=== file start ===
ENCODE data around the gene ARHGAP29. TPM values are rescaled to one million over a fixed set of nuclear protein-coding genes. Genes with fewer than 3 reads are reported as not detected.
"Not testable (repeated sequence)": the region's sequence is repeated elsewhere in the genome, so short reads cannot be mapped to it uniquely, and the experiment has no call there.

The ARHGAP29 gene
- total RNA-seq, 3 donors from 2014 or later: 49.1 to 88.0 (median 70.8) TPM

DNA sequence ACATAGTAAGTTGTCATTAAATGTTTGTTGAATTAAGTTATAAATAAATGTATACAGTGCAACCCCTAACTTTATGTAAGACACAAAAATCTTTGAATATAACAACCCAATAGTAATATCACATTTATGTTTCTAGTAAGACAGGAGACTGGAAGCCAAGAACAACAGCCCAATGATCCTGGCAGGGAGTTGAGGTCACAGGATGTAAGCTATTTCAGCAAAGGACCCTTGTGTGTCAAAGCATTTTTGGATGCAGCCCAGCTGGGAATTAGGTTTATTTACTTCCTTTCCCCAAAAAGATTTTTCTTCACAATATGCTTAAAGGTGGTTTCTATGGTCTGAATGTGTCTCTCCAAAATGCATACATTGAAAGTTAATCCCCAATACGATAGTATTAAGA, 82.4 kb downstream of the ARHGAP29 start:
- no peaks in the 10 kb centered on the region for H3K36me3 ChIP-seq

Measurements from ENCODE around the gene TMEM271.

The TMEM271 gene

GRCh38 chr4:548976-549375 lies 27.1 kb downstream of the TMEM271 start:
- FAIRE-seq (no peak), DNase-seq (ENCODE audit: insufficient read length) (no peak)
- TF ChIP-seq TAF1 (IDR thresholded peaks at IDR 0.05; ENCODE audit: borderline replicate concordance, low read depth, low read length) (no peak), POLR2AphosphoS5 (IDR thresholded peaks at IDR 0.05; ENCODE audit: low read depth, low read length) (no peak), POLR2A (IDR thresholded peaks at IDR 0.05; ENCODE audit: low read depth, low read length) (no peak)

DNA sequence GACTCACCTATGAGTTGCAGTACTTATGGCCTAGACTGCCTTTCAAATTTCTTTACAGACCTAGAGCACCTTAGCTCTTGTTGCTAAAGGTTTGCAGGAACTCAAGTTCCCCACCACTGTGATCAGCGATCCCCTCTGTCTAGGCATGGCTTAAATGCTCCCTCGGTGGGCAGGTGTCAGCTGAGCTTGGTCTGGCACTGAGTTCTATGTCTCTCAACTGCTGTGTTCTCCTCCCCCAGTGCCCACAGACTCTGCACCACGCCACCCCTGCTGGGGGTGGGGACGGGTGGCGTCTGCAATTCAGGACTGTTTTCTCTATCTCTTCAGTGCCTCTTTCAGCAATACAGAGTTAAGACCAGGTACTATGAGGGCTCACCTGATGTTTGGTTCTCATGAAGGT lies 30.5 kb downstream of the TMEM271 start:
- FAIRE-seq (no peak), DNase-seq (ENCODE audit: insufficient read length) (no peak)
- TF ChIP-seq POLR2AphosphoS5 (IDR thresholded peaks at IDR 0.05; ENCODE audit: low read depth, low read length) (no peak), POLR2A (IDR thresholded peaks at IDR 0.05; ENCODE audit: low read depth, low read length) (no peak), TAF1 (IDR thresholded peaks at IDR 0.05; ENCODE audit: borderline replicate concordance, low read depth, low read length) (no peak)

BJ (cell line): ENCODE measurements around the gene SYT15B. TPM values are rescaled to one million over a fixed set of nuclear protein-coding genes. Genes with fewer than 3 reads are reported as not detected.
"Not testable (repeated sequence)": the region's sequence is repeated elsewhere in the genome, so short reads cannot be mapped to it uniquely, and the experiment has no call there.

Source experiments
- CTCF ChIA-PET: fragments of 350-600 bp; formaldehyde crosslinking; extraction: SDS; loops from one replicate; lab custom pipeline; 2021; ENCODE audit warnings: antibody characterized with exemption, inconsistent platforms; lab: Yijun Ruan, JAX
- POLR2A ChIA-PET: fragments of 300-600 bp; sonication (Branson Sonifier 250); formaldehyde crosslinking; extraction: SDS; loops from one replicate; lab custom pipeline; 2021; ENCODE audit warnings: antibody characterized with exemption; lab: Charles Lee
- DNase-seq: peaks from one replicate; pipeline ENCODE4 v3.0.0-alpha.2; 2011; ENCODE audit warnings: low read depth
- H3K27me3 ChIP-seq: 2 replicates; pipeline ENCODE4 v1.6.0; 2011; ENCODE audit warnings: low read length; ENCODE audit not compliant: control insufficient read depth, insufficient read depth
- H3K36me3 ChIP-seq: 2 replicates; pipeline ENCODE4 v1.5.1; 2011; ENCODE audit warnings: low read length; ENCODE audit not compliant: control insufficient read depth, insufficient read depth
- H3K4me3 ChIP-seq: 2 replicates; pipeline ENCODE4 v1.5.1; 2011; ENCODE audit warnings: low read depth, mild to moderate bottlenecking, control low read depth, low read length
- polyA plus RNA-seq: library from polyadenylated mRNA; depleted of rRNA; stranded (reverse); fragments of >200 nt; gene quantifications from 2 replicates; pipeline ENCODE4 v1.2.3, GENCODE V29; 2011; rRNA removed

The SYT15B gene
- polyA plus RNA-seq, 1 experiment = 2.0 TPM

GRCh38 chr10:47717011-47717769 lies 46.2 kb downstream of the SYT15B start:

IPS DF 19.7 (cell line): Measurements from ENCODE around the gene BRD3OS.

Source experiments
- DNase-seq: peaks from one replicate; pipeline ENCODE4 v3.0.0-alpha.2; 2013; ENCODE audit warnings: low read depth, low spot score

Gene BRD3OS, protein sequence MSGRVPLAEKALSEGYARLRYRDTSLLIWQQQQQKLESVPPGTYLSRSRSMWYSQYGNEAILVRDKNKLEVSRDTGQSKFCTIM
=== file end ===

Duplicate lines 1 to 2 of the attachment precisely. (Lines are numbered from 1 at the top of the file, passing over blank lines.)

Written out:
ENCODE data around the gene ARHGAP29. TPM values are rescaled to one million over a fixed set of nuclear protein-coding genes. Genes with fewer than 3 reads are reported as not detected.
"Not testable (repeated sequence)": the region's sequence is repeated elsewhere in the genome, so short reads cannot be mapped to it uniquely, and the experiment has no call there.